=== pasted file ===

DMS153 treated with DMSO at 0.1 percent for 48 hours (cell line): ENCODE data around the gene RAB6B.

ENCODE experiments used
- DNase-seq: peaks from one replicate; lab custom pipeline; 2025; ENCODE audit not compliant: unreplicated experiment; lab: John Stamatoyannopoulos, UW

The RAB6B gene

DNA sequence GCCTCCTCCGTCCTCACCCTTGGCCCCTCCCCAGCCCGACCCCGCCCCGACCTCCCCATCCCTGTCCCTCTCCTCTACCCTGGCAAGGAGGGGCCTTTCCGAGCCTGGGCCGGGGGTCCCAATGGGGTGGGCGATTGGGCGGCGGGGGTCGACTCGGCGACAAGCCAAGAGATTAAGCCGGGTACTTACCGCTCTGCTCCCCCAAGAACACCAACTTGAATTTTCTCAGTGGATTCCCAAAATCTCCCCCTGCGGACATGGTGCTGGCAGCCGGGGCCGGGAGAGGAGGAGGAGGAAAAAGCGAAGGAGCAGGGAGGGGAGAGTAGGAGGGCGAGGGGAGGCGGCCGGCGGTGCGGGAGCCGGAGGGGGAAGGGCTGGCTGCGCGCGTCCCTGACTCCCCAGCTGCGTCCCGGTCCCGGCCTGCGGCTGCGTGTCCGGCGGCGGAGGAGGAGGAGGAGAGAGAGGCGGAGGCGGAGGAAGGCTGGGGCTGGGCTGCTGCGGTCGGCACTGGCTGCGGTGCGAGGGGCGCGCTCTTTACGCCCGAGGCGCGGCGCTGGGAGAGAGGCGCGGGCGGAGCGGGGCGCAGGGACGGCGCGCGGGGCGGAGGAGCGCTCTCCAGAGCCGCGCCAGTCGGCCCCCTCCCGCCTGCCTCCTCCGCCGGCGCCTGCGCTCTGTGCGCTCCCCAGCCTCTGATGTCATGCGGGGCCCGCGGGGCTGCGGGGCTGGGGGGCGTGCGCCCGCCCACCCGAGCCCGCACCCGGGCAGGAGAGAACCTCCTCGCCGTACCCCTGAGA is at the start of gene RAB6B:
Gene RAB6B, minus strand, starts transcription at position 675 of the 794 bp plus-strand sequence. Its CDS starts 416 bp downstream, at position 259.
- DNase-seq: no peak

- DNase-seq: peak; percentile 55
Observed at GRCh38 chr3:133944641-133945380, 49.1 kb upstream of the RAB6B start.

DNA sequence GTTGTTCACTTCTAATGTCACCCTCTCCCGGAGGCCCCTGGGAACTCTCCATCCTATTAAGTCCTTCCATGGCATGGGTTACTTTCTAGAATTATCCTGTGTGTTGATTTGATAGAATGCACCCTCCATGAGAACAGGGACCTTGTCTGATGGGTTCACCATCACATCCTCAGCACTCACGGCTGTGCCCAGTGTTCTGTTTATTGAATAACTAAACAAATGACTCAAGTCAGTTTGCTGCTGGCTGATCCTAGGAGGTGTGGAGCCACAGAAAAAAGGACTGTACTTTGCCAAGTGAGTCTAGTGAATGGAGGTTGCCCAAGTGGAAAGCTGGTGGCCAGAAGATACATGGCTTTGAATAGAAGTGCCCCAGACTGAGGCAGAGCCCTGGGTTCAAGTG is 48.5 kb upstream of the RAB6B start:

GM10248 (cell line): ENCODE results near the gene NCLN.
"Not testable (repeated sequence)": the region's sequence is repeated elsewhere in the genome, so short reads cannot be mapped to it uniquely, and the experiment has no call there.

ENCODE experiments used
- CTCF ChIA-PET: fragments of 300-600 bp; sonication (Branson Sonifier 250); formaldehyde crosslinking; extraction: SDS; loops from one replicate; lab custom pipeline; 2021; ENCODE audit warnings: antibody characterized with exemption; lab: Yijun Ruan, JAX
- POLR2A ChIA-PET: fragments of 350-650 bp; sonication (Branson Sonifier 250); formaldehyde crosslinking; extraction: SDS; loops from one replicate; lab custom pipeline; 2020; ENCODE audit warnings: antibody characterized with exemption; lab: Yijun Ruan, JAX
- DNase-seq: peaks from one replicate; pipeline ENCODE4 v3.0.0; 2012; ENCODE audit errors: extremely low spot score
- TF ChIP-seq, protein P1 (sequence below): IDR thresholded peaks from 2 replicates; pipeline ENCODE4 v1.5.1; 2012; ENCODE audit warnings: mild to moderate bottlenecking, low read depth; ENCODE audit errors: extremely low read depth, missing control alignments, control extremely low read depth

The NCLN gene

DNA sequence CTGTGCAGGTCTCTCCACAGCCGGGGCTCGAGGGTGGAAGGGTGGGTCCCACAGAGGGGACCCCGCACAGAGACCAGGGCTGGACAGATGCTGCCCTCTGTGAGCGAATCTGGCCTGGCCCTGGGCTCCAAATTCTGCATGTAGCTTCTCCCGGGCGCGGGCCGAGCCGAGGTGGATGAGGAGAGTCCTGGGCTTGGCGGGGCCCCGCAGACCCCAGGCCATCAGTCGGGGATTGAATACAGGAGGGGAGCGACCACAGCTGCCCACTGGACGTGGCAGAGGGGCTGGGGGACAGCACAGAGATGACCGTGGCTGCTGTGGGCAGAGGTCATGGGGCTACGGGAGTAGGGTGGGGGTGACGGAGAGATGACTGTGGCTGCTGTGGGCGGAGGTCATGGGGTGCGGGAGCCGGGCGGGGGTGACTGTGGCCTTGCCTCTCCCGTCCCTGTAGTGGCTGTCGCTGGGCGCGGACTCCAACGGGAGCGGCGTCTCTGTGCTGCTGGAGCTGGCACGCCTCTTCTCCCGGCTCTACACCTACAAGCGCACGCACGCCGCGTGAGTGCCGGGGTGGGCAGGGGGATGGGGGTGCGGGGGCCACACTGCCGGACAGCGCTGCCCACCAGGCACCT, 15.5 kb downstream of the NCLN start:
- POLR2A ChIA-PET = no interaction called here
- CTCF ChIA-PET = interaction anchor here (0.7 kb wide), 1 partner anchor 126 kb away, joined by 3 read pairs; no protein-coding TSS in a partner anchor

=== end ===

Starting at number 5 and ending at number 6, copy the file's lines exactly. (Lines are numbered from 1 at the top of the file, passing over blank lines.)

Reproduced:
DNA sequence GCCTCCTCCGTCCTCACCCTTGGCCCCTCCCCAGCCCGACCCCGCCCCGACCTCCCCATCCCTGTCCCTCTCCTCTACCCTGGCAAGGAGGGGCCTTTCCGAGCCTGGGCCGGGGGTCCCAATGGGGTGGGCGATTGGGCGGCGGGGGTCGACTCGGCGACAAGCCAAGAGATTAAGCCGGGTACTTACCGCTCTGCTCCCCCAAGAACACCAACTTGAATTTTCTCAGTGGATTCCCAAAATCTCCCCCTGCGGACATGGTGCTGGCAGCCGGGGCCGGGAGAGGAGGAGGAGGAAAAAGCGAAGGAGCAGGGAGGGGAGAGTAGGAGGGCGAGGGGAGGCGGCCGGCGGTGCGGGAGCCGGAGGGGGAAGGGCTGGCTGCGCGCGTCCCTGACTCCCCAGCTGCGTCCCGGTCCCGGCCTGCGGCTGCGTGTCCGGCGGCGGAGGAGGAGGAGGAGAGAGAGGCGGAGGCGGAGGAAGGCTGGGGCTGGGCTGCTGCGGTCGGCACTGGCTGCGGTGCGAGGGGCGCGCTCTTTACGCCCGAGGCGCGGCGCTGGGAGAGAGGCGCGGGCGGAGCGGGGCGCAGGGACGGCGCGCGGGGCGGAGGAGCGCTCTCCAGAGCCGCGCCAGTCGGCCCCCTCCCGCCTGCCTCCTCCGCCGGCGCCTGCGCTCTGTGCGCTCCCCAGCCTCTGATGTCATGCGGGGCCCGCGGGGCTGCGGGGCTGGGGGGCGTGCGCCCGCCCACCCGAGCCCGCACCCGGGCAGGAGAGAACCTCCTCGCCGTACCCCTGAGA is at the start of gene RAB6B:
Gene RAB6B, minus strand, starts transcription at position 675 of the 794 bp plus-strand sequence. Its CDS starts 416 bp downstream, at position 259.